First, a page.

Qatar is returning to the international Islamic bond market this week after an absence of nearly a decade, and initial price talk indicates it is leaving enough on the table to entice a huge investor pool - and possibly print the Gulf’s largest dollar-denominated sukuk this year.
The Gulf Arab state plans to issue a two-tranche sukuk, with early price talk in the area of 135 basis points over midswaps for the five-year portion and 175 bps over for 10-year paper.
This equates to a profit rate of about 2.22 percent for the long five-year tranche maturing in January 2018 and about 3.4 percent for the long 10-year paper maturing in January 2023.
The initial pricing guidance is wider than some in the market had expected, given heavy global demand for high-grade Gulf paper and strong demand for sukuk among idle Islamic investment funds.
Qatar may be aiming to maximize orders for the sukuk, which would allow it to make large allocations to global investors and particularly Islamic investors in southeast Asia. Allocations for big Gulf deals last month, including Bahrain’s 10-year, $1.5 billion sovereign bond, showed investors from outside the Gulf were increasingly muscling in on new issues.
“Indicative pricing is a couple of basis points cheap to the existing conventional curve,” said Doug Bitcon, head of fixed income funds and portfolios at Rasmala Investment Bank in Dubai.
“Bearing in mind that sukuk typically trade inside conventional paper as well as expected demand from regional banks, the indicative pricing is attractive.”
Qatar, the world’s top liquefied natural gas exporter, normally doesn’t issue small; it printed a $5 billion, multi-tranche conventional bond last November, and prior to that a $7 billion bond in 2009. The sovereign has not issued a sukuk since 2003, when it priced $700 million of seven-year paper.
The amount of assets made available to back this week’s sukuk suggests Qatar could issue up to $4 billion of paper, though it has no obligation to do so and many in the market expect a smaller amount.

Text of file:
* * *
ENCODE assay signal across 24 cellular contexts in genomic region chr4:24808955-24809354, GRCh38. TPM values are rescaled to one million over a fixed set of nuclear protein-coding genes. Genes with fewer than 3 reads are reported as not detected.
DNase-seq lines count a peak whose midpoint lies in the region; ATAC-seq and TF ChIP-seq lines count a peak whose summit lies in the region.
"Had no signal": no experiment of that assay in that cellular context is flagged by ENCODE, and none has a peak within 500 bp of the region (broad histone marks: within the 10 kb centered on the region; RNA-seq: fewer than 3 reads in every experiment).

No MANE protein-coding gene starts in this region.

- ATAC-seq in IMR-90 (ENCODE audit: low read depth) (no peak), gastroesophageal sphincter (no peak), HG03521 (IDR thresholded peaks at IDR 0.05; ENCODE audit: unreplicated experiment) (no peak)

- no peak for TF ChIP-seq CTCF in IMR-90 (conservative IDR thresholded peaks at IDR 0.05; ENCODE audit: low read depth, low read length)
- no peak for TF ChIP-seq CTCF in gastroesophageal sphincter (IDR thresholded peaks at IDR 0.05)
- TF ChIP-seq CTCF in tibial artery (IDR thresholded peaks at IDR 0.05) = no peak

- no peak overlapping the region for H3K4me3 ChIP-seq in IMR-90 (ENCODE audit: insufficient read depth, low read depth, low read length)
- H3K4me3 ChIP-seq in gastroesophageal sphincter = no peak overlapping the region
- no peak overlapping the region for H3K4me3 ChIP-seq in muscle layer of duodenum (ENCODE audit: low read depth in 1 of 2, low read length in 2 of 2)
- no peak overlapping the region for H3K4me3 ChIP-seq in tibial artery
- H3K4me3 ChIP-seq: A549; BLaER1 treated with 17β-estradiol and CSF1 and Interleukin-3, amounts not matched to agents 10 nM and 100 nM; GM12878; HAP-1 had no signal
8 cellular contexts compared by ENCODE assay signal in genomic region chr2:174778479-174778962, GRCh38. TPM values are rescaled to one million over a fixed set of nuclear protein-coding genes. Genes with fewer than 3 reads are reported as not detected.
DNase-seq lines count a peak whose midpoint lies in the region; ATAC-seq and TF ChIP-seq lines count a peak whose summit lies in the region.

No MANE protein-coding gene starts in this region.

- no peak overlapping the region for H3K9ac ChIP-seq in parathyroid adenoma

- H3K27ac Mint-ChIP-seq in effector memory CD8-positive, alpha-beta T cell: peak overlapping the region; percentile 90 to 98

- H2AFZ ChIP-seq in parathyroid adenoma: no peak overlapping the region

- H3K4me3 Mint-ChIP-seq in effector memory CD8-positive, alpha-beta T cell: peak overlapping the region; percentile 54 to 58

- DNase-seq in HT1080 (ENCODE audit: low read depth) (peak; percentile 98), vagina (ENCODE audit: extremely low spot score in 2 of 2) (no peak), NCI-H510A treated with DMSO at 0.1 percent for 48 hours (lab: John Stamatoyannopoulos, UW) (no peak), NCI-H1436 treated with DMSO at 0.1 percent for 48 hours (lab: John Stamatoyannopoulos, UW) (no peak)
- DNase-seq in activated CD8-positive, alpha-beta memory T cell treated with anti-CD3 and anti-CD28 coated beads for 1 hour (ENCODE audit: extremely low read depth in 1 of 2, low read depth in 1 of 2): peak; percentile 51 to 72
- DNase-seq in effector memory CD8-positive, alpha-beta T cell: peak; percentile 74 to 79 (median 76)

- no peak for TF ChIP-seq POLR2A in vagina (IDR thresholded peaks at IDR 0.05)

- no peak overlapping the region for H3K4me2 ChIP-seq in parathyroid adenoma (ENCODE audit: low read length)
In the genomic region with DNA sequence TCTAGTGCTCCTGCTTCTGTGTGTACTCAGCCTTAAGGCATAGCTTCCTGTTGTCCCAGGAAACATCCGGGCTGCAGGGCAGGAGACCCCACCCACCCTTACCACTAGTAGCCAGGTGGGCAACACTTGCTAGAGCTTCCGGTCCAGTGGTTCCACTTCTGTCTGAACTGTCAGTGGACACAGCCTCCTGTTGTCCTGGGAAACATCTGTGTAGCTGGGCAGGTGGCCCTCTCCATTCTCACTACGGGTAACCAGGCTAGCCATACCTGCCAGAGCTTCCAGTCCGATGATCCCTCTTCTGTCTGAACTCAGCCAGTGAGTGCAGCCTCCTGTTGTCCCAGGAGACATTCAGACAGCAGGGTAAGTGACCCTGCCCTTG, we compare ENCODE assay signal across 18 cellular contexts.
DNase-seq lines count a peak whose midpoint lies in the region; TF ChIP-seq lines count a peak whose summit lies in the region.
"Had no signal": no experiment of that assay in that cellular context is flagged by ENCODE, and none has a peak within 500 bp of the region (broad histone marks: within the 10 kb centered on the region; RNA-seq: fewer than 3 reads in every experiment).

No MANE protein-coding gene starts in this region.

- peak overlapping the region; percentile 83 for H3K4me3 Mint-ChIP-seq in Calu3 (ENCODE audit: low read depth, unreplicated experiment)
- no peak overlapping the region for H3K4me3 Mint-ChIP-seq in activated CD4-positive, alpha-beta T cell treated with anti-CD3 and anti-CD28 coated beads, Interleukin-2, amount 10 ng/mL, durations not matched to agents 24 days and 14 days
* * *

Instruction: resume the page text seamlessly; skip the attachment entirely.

This year’s largest dollar sukuk issue so far is Saudi Electricity Co’s $1.75 billion deal in late March, which Qatar looks able to exceed easily if it chooses.
Several market sources said they expected Qatar’s pricing guidance to tighten before launch.
“They (Qatar) will tighten at least 10 bps...What they are doing is showing generous guidance to get the orders in,” said a fixed income trader at a regional bank.
“Then they will tighten and print big,” he said, predicting Qatar would issue between $2 billion and $3 billion.
Biswajit Dasgupta, head of treasury and trading at Invest AD, said: “We expect that they’ll look to build a really large order book and then tighten the pricing. The market sense is that final pricing will be more or less in line with the current curve for the 2017 maturity, with the sukuk premium making up for this issue’s longer duration.
“We think Qatari banks will be the biggest bidders, although the combination of a high credit rating and the sukuk structure will probably receive decent demand from some Islamic investors out of Asia.”
Qatar’s outstanding conventional bonds have tightened since issue in November. The $2 billion, 3.125 percent five-year portion of its last bond was bid at a yield of around 2.2 percent on Tuesday morning, according to Thomson Reuters data. The $2 billion, 4.5 percent 10-year tranche
was at 3.23 percent.
That means the sukuk’s indicative pricing is now roughly in line with the conventional bond for the five-year tenor and nearly 20 bps wider for the 10-year - implying there may be more room for the 10-year to tighten in subsequent price talk.
The sukuk will have an ijara structure, a rental or lease arrangement, according to the prospectus. In a common form of ijara, the originator sells assets to a special-purpose vehicle which issues sukuk certificates to obtain funding to pay for the assets.
According to a ratings release on Monday from Standard & Poor’s, which has rated the potential sukuk AA, on a par with its rating for the sovereign, the underlying assets will be state-owned buildings and land in Qatar.
The Islamic debt market has been resilient during the latest phase of the euro zone crisis and most regional deals so far this year have been in the form of sukuk. Unrated Dubai issued a two-tranche $1.25 billion sukuk in April, following Saudi Electricity Co’s issue.
Both those deals were considerably oversubscribed; they carried a 10-year portion which attracted long-term institutional investors while at the same time catering to the regional sweet-spot with a five-year tranche. The Saudi Electric sukuk attracted orders of at least $15 billion, partly because of its rarity as a dollar-denominated, investment-grade issue from that country.
Saudi Electric’s 2.665 percent five-year tranche was bid at a yield of 2.40 percent on Tuesday, while the 4.211 percent 10-year portion was yielding just under 3.5 percent, according to Reuters data.
Qatar has hired HSBC Holdings, Deutsche Bank, Standard Chartered Plc and local lenders Barwa Bank and QInvest to arrange its deal.